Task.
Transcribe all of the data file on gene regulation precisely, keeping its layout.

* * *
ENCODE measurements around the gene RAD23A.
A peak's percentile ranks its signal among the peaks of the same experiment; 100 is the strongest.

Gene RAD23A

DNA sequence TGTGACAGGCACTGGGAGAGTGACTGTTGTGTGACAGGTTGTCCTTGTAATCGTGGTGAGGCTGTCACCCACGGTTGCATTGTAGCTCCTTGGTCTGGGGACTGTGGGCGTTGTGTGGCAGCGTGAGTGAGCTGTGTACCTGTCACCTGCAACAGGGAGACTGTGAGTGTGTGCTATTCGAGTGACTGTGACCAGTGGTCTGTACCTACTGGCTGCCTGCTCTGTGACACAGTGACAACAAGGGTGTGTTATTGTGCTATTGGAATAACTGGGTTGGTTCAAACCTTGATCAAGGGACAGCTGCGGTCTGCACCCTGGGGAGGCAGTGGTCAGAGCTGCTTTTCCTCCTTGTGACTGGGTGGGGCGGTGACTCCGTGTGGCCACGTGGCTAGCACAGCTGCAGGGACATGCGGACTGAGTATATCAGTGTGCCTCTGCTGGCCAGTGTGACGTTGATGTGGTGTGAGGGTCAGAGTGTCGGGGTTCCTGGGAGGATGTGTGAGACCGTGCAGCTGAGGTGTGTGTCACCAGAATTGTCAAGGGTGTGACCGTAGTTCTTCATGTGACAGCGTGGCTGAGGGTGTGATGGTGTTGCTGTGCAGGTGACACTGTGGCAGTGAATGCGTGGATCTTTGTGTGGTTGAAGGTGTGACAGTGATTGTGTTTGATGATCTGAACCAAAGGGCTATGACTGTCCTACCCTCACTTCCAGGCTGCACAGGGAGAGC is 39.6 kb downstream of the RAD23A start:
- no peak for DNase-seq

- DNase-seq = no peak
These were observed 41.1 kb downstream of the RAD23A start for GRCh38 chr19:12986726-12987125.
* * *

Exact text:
ENCODE measurements around the gene RAD23A.
A peak's percentile ranks its signal among the peaks of the same experiment; 100 is the strongest.

Gene RAD23A

DNA sequence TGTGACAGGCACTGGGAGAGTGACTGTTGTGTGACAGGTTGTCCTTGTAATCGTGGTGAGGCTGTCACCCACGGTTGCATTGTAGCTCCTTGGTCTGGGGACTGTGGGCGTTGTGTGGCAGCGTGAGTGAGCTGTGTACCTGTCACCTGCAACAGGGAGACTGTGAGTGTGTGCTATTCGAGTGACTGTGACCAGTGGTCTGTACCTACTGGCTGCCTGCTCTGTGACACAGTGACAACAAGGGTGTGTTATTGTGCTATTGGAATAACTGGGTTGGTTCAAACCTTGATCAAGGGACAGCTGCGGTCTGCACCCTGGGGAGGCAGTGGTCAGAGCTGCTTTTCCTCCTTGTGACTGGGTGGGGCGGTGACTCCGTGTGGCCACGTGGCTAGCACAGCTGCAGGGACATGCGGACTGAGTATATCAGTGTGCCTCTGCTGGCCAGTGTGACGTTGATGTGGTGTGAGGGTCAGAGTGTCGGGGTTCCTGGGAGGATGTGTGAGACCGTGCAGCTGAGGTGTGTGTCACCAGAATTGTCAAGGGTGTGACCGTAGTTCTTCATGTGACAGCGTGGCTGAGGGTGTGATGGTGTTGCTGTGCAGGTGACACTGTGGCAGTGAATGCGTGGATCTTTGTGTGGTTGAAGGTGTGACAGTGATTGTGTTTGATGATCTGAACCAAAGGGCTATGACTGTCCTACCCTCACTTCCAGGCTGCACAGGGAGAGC is 39.6 kb downstream of the RAD23A start:
- no peak for DNase-seq

- DNase-seq = no peak
These were observed 41.1 kb downstream of the RAD23A start for GRCh38 chr19:12986726-12987125.